Although the mixture of hexamethylcyclotrisilazane, 1-methyl-2-pyrrolidone, and xylene is used as a silylating solution, another silylating agent, such as bis(dimethylamino)dimethylsilane, may be used instead of hexamethylcyclotrisilazane and propylene-glycol-methyl-ether-acetate may be used instead of 1-methyl-2-pyrrolidone.

Although the RIE using the O2 plasma is used as a method of dry development, ECR (electron cyclotron resonance etching) using an O2 plasm or the like may be used instead.

Although the KrF excimer laser light is used as a light source for exposure, ArF excimer laser light or an X-ray may be used instead.

(Seventh Embodiment)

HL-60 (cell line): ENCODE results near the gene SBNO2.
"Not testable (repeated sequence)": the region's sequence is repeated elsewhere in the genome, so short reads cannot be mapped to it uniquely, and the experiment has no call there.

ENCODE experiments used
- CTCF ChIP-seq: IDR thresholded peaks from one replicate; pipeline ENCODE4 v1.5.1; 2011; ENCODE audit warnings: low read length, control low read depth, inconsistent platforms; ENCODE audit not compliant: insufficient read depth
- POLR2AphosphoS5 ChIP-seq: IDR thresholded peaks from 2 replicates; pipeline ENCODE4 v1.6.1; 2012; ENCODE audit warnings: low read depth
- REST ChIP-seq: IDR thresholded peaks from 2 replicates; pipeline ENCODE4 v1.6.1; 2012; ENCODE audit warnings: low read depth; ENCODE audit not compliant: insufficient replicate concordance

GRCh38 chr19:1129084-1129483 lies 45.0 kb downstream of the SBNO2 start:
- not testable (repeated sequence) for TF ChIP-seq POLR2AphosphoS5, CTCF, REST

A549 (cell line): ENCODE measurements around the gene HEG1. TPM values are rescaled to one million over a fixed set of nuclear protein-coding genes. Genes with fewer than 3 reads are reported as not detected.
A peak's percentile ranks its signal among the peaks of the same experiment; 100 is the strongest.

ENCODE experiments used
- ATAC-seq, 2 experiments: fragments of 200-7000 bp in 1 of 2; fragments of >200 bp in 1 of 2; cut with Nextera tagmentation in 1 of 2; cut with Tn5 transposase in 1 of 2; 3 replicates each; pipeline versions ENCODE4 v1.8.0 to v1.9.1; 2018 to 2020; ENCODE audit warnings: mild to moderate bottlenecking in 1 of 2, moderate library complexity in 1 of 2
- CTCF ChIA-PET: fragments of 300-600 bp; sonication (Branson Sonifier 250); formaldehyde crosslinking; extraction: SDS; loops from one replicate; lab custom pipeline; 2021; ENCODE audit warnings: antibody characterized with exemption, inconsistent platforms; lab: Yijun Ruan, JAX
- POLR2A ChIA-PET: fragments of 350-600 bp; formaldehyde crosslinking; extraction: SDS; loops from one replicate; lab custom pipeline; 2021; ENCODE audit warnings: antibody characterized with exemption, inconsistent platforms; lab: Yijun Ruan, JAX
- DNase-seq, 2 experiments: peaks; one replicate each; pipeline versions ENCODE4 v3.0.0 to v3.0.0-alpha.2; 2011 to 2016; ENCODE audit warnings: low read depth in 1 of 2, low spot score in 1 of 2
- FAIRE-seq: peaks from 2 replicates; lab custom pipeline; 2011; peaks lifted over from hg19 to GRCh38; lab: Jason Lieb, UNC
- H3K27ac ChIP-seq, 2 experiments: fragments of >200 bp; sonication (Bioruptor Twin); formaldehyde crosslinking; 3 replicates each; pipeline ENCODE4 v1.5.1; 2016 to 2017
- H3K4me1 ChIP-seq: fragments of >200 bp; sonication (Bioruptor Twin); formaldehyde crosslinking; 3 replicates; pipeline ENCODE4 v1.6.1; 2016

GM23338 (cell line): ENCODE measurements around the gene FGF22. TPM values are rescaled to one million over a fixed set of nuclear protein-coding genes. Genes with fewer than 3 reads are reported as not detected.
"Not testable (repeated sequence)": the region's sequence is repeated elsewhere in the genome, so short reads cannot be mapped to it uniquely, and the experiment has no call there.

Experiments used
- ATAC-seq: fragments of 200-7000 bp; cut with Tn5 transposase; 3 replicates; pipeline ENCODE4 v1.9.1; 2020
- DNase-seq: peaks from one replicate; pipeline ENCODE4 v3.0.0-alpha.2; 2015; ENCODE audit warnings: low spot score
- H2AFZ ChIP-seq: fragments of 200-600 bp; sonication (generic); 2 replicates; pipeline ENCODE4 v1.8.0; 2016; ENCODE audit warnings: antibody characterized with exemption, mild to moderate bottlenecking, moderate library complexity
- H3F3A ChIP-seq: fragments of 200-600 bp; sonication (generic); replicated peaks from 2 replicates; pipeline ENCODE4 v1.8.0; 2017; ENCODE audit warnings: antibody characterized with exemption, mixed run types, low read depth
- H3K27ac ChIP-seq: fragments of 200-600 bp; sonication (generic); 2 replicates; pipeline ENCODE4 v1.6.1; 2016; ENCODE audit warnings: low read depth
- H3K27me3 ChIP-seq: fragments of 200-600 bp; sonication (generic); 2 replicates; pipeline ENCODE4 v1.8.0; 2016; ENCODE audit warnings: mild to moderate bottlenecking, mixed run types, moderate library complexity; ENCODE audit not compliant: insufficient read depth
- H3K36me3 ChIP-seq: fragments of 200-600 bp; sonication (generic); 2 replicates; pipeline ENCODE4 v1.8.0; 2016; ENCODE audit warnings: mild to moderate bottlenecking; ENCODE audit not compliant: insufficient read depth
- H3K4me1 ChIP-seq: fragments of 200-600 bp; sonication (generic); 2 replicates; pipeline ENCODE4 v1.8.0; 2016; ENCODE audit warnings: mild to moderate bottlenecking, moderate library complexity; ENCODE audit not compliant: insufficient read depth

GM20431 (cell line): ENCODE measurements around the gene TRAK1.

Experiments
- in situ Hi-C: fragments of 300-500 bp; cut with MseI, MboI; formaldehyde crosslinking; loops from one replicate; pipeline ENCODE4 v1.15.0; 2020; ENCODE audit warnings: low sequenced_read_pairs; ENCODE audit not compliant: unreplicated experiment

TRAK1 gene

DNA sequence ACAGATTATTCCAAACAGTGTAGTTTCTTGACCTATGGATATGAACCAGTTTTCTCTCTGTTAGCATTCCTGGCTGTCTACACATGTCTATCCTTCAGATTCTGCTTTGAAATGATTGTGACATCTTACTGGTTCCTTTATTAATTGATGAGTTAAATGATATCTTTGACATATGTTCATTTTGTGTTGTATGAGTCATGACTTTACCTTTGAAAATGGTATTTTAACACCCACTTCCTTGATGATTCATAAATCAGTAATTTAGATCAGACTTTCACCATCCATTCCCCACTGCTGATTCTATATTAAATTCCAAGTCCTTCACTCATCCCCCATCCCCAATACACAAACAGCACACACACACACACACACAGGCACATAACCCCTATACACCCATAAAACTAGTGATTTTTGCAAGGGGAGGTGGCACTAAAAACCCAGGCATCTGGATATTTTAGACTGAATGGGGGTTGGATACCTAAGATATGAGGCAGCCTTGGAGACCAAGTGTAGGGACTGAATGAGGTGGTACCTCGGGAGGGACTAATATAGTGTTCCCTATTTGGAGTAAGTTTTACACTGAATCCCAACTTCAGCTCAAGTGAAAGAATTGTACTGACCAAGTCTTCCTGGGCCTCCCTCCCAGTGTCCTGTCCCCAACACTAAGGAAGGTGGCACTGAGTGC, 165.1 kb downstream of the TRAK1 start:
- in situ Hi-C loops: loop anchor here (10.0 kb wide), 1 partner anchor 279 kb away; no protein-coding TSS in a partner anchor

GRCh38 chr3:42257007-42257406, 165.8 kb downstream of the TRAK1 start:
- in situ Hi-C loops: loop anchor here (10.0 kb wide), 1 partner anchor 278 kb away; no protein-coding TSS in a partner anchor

Below, a description will be given to a method of forming a micropattern according to a seventh embodiment of the present invention. The seventh embodiment uses a chemical amplification resist containing, as its main components, an acid generator which generates an acid in response to the radiation of an energy beam and a polymer or monomer in which at least a part of a phenolic hydroxy group is substituted by a protecting group eliminated by the action of the acid. Initially, the above chemical amplification resist is applied dropwise onto a semiconductor substrate, followed by spin coating for forming a resist film with a thickness of 1.0 μm. The resulting resist film is then subjected to 1-minute baking on a hot plate at 90 C.